Dan Bunting, co-head of Treyarch up until this month, which leads development on Call of Duty: Black Ops, was accused of sexually harassing a female coworker in 2017 after a night of drinking. A 2019 internal investigation reportedly recommended he be fired, but The Wall Street Journal reports that Kotick intervened to prevent that and Bunting was given counseling instead. Bunting did not respond to The Wall Street Journal’s request for comment, but a spokesperson for Activision said, “After considering potential actions in light of that investigation, the company elected not to terminate Mr. Bunting, but instead to impose other disciplinary measures.”
Two years later, Bunting has left the company, but only after The Wall Street Journal asked about the allegation.
Kotick’s recent commitments to fix the company and make it a safe and equitable place for employees are also under renewed scrutiny following the resignation of Jen Oneal, Blizzard’s first female studio co-head.
She announced her decision to leave earlier this month, after just being appointed to the position over the summer following the fallout around the California lawsuit. The Wall Street Journal now reports that she previously expressed reservations about whether the company would actually change in an email.
In it, she said she was paid less than her newly appointed counterpart, Mike Ybarra, and felt “tokenized, marginalized, and discriminated” during her time at the company. Activision Blizzard told Kotaku Oneal was “offered equivalent compensation for the co-lead role,” but Oneal has since said that only occurred after she resigned. She also recalled a 2007 party at an Activision studio where women danced on stripper poles and the DJ encouraged female attendees to get drunk. Activision Blizzard said Kotick did not remember the party.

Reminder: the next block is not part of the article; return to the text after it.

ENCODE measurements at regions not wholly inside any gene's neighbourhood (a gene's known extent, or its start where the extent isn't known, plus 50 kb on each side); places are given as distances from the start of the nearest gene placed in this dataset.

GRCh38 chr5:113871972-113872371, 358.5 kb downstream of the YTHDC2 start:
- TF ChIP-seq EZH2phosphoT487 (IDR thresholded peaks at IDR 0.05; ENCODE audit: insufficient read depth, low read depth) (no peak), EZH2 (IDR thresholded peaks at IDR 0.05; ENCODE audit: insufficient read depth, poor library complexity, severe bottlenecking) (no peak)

“Over the last few years our industry has had an uncomfortable spotlight that’s been illuminating opportunities for us to change,” Kotick told staff today in a prepared video. “And we must all, including me, embrace this need for change, so we can bring our very best selves to the very best place to work.”
Update: 11/16/21, 3:21 p.m. ET: Activision Blizzard’s Board of Directors, all but two of which are men, are sticking by the embattled CEO.
“The Board remains confident that Bobby Kotick appropriately addressed workplace issues brought to his attention,” it said in a statement released after the stock dropped roughly $10 a share in just a few hours.
Update: 11/17/21, 4:00 p.m. ET: Activision Blizzard leadership further defended itself and Bobby Kotick in an all-hands meeting Wednesday. According to a report by Game Developer, Management confirmed that it decided to give employees all of Thanksgiving week off after it learned of The Wall Street Journal report.
It also said the company’s new zero-tolerance policy toward misconduct would not apply to Kotick’s past reported behavior because it happened over a decade ago and there was no evidence, apparently ignoring questions about his apparent role in keeping Bunting on at Treyarch despite recommendations for him to be fired.
Update: 11/16/21, 12:35 p.m. ET: Added a statement from Activision Blizzard and more information from The Wall Street Journal’s report.
Update: 11/16/21, 12:57 p.m. ET: Added remarks from a video Kotick sent to staff today.
Update: 11/16/21, 2:28 p.m. ET: Added comment from Activision Blizzard about Jen Oneal’s compensation.
Update: 11/17/21, 7:48 a.m. ET: Clarified that Oneal is has not yet left the company and added new reporting that she was only offered equal compensation after threatening to leave.